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Article citations


D. Sieling and R. Drechsler, “Reduction of OBDDs in Linear Time,” Information Processing Letters, Vol. 48, No. 3, 1993, pp. 139-144. doi:10.1016/0020-0190(93)90256-9

has been cited by the following article:

  • TITLE: A Novel Symbolic Algorithm for Maximum Weighted Matching in Bipartite Graphs

    AUTHORS: Tianlong Gu, Liang Chang, Zhoubo Xu

    KEYWORDS: Bipartite Graphs, Weighted Matching, Symbolic Algorithm, Algebraic Decision Diagram (ADD), Ordered Binary Decision Diagram (OBDD)

    JOURNAL NAME: International Journal of Communications, Network and System Sciences, Vol.4 No.2, February 26, 2011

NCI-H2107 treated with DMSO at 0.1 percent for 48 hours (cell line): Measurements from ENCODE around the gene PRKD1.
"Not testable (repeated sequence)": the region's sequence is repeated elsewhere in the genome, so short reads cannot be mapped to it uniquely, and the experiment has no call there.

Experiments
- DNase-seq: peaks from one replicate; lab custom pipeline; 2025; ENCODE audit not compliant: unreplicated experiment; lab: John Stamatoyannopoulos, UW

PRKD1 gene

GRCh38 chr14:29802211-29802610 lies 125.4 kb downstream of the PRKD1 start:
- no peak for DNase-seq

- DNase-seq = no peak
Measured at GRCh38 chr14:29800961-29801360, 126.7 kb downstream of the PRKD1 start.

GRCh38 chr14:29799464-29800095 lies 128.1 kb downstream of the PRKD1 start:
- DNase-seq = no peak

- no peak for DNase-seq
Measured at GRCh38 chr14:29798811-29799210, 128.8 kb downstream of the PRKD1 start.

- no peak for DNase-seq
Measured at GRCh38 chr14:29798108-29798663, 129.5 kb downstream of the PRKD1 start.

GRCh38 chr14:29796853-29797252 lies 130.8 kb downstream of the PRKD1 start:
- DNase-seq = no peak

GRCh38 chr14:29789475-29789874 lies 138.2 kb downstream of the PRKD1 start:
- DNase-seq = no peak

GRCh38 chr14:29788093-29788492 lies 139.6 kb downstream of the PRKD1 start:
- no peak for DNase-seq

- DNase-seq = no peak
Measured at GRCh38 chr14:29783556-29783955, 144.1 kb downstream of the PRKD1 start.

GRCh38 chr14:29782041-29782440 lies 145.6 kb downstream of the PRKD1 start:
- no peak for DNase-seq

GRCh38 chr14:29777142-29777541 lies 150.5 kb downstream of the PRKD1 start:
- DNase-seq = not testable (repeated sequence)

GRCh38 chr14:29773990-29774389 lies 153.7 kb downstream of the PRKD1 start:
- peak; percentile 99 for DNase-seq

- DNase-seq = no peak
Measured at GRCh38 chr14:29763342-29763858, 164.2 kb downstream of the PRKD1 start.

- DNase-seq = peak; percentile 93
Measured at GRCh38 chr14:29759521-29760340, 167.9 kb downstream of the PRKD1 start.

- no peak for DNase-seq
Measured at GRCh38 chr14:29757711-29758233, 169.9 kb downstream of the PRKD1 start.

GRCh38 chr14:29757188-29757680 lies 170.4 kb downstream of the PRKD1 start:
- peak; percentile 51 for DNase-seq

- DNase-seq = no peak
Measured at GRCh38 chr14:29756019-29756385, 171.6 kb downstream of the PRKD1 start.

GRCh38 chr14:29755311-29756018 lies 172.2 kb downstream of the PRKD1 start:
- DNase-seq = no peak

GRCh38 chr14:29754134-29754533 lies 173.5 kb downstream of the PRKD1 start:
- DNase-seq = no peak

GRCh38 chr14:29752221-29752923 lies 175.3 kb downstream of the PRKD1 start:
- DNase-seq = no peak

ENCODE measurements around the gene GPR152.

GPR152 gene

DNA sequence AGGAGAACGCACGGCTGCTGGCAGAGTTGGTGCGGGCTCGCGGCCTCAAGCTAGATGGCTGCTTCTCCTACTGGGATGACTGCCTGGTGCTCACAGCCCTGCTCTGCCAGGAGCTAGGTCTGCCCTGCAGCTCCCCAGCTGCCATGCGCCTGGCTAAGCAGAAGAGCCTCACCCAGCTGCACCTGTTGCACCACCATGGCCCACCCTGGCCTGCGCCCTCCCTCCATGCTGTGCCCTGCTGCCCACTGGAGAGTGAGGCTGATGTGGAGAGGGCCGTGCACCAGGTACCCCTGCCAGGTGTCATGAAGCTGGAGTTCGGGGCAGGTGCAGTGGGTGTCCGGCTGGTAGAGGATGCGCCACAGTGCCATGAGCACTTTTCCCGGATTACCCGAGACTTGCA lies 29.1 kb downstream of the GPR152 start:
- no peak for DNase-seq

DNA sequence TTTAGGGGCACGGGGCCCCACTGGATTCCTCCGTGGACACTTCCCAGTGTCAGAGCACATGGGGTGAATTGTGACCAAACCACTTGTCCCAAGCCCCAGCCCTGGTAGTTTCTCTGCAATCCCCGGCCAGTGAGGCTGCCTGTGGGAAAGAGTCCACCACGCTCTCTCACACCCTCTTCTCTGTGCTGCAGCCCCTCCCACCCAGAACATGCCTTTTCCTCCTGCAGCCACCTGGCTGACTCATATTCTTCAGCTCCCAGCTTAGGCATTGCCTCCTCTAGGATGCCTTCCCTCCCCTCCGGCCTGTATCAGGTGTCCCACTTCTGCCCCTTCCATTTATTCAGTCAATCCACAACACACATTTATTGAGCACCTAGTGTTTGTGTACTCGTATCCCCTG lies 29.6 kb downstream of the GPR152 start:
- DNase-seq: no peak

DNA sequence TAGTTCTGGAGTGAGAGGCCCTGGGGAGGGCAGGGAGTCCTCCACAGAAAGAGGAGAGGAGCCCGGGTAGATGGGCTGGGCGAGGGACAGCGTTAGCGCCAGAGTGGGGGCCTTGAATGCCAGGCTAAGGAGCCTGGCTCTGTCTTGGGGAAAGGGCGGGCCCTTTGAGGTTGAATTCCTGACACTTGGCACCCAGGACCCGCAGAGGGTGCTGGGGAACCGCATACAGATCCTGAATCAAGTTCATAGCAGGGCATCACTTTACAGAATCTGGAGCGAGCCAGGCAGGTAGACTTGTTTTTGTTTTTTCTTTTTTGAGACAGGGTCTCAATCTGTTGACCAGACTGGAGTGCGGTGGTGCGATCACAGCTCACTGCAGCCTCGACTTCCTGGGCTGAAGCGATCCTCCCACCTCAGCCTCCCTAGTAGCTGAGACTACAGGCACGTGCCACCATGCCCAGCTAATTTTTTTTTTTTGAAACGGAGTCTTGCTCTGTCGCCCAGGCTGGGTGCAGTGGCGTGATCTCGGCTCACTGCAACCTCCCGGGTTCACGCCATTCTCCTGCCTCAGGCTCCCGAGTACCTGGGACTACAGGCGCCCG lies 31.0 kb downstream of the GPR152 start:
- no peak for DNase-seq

ABSTRACT: The maximum weighted matching problem in bipartite graphs is one of the classic combinatorial optimization problems, and arises in many different applications. Ordered binary decision diagram (OBDD) or algebraic decision diagram (ADD) or variants thereof provides canonical forms to represent and manipulate Boolean functions and pseudo-Boolean functions efficiently. ADD and OBDD-based symbolic algorithms give improved results for large-scale combinatorial optimization problems by searching nodes and edges implicitly. We present novel symbolic ADD formulation and algorithm for maximum weighted matching in bipartite graphs. The symbolic algorithm implements the Hungarian algorithm in the context of ADD and OBDD formulation and manipulations. It begins by setting feasible labelings of nodes and then iterates through a sequence of phases. Each phase is divided into two stages. The first stage is building equality bipartite graphs, and the second one is finding maximum cardinality matching in equality bipartite graph. The second stage iterates through the following steps: greedily searching initial matching, building layered network, backward traversing node-disjoint augmenting paths, updating cardinality matching and building residual network. The symbolic algorithm does not require explicit enumeration of the nodes and edges, and therefore can handle many complex executions in each step. Simulation experiments indicate that symbolic algorithm is competitive with traditional algorithms.